After no less than four repeat votes in an ethnic-Albanian village since April, a coalition of Albanian parties appears to have won the marathon battle for the seat, results suggest.
Shaip Kamberi, ethnic Albanian candidate for Serbia’s parliament. Photo: BIRN
First results suggest an ethnic Albanian coalition has secured a seat in Serbia’s parliament, ending a marathon battle that began with the April Serbian general elections.
After elections were repeated for a four time in one polling station in the village of Veliki Trnovac on Thursday, preliminary results suggest the coalition of Albanians of the Valley, led by Shaip Kamberi, won 698 votes out of 725 total votes – the largest turnout in all five votes.
As no complaints have been submitted so far, it appears that the elections are finally over.
The vote was repeated four times because the Serbian Socialist Party, SPS, and the Albanian coalition kept appealing the results.
If there is no appeal over the latest results in Veliki Trnovac, the SPS will lose a seat and have 31 MPs instead of 32.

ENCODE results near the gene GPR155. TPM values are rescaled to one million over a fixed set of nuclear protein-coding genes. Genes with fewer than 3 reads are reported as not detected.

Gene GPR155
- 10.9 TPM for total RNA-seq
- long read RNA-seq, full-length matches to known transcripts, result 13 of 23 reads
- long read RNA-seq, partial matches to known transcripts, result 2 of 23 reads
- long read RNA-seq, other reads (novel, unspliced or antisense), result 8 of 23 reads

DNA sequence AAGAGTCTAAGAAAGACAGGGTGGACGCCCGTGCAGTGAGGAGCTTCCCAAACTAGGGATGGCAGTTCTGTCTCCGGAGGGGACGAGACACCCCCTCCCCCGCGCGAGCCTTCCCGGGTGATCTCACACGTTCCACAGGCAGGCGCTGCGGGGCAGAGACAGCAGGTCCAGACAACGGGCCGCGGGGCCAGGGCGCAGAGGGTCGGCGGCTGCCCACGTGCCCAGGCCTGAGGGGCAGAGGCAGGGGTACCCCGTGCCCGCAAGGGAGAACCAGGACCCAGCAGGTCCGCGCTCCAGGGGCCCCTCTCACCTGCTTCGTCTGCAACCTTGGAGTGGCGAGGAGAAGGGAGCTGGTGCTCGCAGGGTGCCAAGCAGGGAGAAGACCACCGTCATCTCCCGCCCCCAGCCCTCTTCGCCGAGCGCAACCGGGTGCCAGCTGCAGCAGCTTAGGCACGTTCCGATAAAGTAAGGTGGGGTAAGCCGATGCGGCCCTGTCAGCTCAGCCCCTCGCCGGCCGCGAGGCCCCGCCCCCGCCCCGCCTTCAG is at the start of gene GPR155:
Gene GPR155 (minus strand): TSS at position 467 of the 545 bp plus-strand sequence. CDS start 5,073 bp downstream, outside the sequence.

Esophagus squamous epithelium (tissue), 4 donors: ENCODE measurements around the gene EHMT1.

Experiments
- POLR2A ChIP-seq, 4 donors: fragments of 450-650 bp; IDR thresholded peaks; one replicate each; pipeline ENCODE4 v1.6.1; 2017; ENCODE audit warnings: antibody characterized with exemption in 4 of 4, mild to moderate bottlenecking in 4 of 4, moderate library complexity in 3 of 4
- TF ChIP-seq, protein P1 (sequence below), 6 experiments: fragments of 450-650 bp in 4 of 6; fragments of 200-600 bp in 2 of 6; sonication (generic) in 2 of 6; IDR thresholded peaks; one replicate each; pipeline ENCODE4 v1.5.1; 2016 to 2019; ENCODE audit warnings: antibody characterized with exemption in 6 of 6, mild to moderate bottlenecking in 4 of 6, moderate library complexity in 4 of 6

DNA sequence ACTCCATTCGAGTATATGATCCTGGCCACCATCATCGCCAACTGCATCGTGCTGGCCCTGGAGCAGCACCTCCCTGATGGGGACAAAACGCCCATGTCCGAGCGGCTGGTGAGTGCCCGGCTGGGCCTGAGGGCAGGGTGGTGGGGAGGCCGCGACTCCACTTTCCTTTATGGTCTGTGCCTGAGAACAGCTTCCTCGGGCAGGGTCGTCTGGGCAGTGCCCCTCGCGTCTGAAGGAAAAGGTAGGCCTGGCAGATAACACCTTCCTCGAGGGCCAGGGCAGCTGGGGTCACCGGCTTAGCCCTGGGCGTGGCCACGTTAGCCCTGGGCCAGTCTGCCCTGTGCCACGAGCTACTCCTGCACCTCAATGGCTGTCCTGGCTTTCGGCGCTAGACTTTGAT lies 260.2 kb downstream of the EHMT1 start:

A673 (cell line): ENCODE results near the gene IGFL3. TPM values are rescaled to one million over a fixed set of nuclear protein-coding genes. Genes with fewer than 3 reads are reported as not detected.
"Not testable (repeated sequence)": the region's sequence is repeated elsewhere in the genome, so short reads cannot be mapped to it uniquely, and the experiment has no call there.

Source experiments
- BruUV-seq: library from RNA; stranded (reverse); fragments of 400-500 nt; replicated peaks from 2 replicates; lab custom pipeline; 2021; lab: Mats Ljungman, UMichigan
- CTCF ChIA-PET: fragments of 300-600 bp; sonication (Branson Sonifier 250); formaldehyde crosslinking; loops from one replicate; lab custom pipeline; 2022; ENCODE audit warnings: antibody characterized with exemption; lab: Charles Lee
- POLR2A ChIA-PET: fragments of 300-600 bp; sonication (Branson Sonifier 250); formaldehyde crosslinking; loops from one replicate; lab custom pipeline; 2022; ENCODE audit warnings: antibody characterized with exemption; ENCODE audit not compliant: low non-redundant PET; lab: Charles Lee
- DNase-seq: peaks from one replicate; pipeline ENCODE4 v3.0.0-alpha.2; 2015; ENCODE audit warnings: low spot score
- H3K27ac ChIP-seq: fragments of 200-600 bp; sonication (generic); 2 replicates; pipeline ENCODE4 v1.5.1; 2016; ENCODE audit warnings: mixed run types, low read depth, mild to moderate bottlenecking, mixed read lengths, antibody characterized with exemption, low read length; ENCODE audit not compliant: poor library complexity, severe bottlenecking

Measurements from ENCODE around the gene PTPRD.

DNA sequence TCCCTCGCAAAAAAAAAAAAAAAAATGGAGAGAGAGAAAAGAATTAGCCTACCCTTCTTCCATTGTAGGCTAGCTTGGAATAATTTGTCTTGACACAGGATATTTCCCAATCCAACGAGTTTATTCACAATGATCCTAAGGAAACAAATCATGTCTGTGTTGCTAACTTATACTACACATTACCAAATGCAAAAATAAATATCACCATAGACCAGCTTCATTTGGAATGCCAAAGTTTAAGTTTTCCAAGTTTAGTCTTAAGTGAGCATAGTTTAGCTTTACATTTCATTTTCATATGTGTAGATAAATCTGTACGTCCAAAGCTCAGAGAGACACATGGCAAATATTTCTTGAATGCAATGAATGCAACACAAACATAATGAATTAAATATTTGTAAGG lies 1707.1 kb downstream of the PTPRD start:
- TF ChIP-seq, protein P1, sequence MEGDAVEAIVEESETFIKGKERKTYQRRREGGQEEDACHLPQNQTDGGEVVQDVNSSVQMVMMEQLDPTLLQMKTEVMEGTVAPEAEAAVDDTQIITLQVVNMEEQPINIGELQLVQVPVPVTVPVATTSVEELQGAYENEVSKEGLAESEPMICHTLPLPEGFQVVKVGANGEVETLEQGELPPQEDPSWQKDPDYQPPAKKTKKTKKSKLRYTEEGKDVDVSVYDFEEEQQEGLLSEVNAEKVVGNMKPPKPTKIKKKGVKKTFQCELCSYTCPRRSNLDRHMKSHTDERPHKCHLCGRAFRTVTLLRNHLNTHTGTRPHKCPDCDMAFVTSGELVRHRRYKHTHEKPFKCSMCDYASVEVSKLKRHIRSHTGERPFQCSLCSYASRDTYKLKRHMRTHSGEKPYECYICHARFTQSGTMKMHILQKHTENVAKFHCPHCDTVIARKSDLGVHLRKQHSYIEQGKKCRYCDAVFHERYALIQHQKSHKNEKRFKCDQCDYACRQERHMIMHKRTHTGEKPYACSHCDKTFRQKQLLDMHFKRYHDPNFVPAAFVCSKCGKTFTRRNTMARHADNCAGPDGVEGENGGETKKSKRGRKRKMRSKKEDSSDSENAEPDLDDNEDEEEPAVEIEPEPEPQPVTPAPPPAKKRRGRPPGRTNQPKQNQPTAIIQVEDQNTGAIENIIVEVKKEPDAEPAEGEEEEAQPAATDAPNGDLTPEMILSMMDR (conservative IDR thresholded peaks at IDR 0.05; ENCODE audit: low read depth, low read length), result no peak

Some experts say the real reason for the bitter fight for the seat is the financial benefits. A seat for four years is valued at around 200.000 euros – a sum the winning party will gain, according to Nemanja Nenadic from Transparency Serbia, TS.
Some have suggested that the long delay has helped Serbian President Vucic delay the formation of a new government. Amid the ongoing war in Ukraine there has been strong pressure on the Serbian government from the West to impose sanctions on Russia and align with EU policy.
If the election result in Veliki Trnovac is not contested, the Electoral Commission has 10 days to confirm the parliamentary mandates to the parties. After that, parliament has 30 days to schedule a constitutive session, where the new members will be verified. After that, there is a 90-day deadline to form a government.
Vucic’s Serbian Progressive Party won a landslide victory in the April elections, winning 43 per cent of the votes, while its SPS partners won around 11 per cent.
The “United for Serbia” coalition, the strongest opposition option, won 12.9 per cent, but the coalition partners have since split and will represent themselves separately in parliament. The green-left opposition coalition “Moramo” (“We Must”), won 4.4 per cent.
Several right-wing options also crossed the threshold, including NADA, which took 5.4 per cent, Oathkeepers, which won 3.9 per cent and Dveri, which won 4 per cent.
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